Review: 2020 Shelby Mustang GT350R Heritage Edition
If ever there was a Mustang that just looked right, here it is. Leaving aside that Ford is showing it off to us alongside an original 1965 Shelby GT350 with SCCA racing bonafides, the GT350R Heritage Edition has a proven pedigree that goes much deeper than Wimbledon White paint and Guardsman Blue stripes. It marks the end of the line for one of the best pony cars of the decade. We were more than willing to borrow one for a few hours to say “so long and thanks for all the fish exhaust music.”
As expected, Ford has confirmed that 2020 will be the last act for the stellar Shelby GT350 and GT350R, first introduced in 2015. With the Mach 1 coming in for a landing and the 760-hp GT500 keeping the Shelby marketing arrangement up to date, the GT350’s farewell visual package, announced at the end of 2019, closes the book on this model and nicely coincides with the 55th anniversary of the 1965 original. In addition to the full-length racing stripe, Heritage Edition GT350 and GT350R models receive a Guardsman Blue front badge instead of the standard red, rocker stripes to match, and a unique dashboard plaque. Aside from the 10-millionth Mustang, these are the only Mustangs of this generation painted in the famous Wimbledon White hue.
Ford isn’t saying how many it will build in total, but all Heritage Edition orders are in and the production run is fully spoken for. Production began in early 2020 prior to pandemic-prompted shutdowns, and since resuming work the Flat Rock factory is nearly finished the limited run. The package has clearly won approval from the Mustang faithful, who only had to, ahem, pony up an additional $1965 over standard GT350 and GT350R prices ($61,535 and $74,530, respectively).
Our test car was a full-bore GT350R complete with active exhaust, MagneRide dampers, carbon-fiber rear wing, 19-inch carbon-fiber wheels, and Michelin Pilot Sport Cup 2 tires. We managed without the $2000 optional B&O 12-speaker sound system; the only soundtrack you want comes courtesy of the 5.2-liter flat-plane-crank Voodoo V-8 and its 526 high-revving horses. Minor irritants in this model included poor rear visibility (obscured by the wing) and a somewhat underwhelming, typical Mustang interior for a car that otherwise feels immensely special.
For this brief sojourn we were lucky to enjoy relatively empty and recently repaved rural Michigan back roads, a welcome contrast to our last drive of a 2020 GT350R on truly heinous metro-Detroit pavement. The car makes no attempt to sugarcoat its intended purpose as a deadly-effective performance instrument—the relatively heavy clutch, generous seat bolstering, and stiff suspension come to mind—but it is nonetheless well-mannered when unprovoked. The right-when-you-want-it throttle response and smooth brake pedal operation make the GT350R perfectly civil to drive around town. The only necessary consideration is to mind the nose, which is low enough to warrant careful approaches to parking blocks and steep driveways.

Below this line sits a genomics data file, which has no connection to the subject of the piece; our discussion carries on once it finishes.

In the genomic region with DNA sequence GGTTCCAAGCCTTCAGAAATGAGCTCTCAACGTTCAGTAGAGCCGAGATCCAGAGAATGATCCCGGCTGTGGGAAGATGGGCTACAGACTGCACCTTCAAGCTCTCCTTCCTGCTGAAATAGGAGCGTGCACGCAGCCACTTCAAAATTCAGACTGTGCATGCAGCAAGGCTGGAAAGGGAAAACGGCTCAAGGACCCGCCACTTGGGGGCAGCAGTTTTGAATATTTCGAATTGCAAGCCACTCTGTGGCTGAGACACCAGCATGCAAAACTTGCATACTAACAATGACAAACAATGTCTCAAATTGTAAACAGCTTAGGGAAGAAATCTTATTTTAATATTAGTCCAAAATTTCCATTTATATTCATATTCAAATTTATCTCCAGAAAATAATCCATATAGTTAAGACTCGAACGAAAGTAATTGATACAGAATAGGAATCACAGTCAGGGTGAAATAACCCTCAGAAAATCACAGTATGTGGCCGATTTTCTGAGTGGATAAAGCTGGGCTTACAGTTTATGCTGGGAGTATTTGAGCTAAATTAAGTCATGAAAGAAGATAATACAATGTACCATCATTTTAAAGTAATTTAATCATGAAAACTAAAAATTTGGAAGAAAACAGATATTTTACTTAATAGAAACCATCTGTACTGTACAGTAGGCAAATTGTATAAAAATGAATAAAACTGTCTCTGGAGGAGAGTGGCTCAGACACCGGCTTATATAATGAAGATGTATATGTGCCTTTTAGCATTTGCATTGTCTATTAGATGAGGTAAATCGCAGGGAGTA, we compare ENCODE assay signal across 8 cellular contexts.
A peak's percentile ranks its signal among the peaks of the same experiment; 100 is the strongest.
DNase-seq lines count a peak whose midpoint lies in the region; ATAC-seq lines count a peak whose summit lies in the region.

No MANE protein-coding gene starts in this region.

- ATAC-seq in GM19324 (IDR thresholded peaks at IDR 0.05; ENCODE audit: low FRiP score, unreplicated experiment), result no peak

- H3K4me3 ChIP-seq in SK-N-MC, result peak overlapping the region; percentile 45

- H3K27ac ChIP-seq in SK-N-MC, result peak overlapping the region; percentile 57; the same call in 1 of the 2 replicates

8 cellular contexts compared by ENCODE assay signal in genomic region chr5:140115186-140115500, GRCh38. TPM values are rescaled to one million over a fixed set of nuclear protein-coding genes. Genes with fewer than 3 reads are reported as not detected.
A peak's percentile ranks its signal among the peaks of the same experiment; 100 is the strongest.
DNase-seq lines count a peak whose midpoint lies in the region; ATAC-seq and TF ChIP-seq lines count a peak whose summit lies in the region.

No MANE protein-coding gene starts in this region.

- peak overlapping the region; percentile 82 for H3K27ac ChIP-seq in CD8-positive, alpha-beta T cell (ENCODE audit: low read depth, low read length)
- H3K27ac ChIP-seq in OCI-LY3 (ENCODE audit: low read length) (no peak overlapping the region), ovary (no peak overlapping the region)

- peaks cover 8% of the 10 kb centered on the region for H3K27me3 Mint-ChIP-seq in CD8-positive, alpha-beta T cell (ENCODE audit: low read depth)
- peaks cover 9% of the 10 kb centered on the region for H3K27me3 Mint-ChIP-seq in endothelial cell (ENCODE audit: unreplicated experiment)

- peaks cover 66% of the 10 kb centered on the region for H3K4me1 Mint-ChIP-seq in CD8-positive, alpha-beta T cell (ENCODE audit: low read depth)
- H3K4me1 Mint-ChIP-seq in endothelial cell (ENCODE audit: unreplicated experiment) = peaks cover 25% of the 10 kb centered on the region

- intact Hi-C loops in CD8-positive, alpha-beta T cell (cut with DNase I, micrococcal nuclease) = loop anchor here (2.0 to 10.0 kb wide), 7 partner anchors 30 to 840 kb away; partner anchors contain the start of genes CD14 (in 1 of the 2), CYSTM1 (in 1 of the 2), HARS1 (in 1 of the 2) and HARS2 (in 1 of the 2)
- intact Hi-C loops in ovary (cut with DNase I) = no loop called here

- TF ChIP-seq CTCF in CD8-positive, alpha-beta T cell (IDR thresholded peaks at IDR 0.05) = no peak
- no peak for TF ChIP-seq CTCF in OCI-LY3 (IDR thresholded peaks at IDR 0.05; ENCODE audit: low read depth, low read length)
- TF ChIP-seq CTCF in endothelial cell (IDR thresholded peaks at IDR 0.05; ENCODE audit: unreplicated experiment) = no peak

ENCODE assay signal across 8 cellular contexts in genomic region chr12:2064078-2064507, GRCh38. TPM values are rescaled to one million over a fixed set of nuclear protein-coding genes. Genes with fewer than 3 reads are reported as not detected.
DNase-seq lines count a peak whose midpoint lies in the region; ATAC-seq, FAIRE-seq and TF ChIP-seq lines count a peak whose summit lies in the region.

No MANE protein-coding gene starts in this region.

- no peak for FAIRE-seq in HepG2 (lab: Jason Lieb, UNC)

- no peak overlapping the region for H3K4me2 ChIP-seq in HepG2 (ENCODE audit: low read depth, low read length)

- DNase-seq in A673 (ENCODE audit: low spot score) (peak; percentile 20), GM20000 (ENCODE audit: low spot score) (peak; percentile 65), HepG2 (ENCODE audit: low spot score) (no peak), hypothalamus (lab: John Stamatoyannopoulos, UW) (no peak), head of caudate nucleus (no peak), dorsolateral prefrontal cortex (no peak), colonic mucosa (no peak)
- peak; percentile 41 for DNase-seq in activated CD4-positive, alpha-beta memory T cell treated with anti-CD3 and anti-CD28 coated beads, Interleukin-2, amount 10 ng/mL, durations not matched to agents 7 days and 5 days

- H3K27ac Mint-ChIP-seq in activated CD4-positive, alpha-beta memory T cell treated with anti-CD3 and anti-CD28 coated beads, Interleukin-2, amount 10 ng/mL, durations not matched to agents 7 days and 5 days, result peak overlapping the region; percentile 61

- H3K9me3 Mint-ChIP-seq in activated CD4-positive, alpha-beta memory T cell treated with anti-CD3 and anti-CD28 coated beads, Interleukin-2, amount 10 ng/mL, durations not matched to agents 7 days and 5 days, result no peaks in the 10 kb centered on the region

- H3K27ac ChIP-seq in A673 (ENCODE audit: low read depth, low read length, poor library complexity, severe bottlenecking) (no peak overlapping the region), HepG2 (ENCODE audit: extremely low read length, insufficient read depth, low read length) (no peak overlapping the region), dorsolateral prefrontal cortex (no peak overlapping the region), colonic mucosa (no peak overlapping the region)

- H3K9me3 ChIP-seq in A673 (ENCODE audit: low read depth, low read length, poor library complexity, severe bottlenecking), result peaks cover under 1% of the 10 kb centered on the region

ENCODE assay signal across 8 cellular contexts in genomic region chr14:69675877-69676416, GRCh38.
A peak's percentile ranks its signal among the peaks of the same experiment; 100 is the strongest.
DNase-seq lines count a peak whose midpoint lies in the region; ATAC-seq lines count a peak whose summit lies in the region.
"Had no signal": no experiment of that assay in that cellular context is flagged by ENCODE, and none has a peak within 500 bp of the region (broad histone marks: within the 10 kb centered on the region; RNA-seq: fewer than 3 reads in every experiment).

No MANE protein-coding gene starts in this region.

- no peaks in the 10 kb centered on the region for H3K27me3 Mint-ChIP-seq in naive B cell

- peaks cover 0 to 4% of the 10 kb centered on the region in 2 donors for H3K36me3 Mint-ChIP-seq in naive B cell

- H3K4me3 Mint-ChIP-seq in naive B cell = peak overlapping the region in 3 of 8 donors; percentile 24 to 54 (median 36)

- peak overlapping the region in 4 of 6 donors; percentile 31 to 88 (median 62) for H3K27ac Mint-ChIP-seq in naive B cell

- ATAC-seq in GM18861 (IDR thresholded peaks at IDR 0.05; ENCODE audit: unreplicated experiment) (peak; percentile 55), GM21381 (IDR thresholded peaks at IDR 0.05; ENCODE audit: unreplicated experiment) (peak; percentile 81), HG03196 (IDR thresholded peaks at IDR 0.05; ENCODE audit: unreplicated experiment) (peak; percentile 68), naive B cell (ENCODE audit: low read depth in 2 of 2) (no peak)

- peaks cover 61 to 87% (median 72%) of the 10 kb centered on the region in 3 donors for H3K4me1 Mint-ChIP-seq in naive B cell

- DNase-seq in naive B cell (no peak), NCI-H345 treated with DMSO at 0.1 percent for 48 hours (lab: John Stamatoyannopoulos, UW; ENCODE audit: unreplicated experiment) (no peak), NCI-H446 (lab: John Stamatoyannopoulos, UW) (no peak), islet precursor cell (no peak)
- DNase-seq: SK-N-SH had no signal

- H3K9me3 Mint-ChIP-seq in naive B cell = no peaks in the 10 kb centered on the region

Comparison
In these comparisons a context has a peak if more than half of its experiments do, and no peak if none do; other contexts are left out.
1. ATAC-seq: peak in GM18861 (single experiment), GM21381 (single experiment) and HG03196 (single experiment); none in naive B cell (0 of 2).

When it’s time to raise hell you simply visualize your path and attack. No preemptive menu surfing or mode-setting is required to get the most out the driving experience. Yes, you can select pre-set Sport and Track modes as well as dial in the damper and steering settings to your liking with handy buttons on the steering wheel, but the beauty of this car is that it satisfies on demand. The steering is hyper-responsive to inputs, which both demands and rewards your attention to the road ahead. Demerits as far as this chassis is concerned are minor: a tendency for the front tires to suddenly tramline over changing surfaces as well as some noticeable head-toss over larger bumps, particularly with the dampers set to anything stiffer than Normal. We should stress, however, that these behaviors are easily forgotten in exchange for the GT350R’s oh-so-crisp turn-in and effortless mid-corner balance.
Particularly brilliant is the ability to fully wind out first gear without hitting license-revoking velocity. This way, you can actually hear the full vocal range of the engine without having to leave public roads. The temptation to blast into extra-legal territory is nevertheless ever-present, especially once you’ve experienced the majestic third-gear swell of acceleration from 60 mph. Our eight-cylinder call while passing traffic on the highway soon elicited a vociferous response from delighted young driver in a slammed B6 Audi A4. Grinning, he pulled up next to us more than once, subjecting himself to the privilege of certain, sonorous defeat. Is there any other car on the market that costs less than $80,00, looks this good, performs like a no-excuses supercar on the track, and elicits that kind of response?
When we pulled back into the parking lot to return the GT350R we had a chance to chat with Ken Costella, the owner of the ‘65 Shelby on display. He races the SCCA veteran in two or three vintage competitions a year, and he also has a number of GT500s. “Shelbys are my thing,” he says with a smile, and he can hardly stop gushing about the modern GT350R. How impressive it is. How the recent tweaks to the steering geometry and brake feel have made it even better. And how good they look in Wimbledon White. As far as heritage goes, that’s the type of endorsement we can get behind.
Highs: Glorious V-8 with unique character, timeless color scheme, exceptional performance-per-dollar.
Lows: No back seat, poor rear visibility, all sold out.
Summary: The GT350R Heritage Edition is a fitting farewell for what’s destined to be one of the best-loved American sports cars of the decade.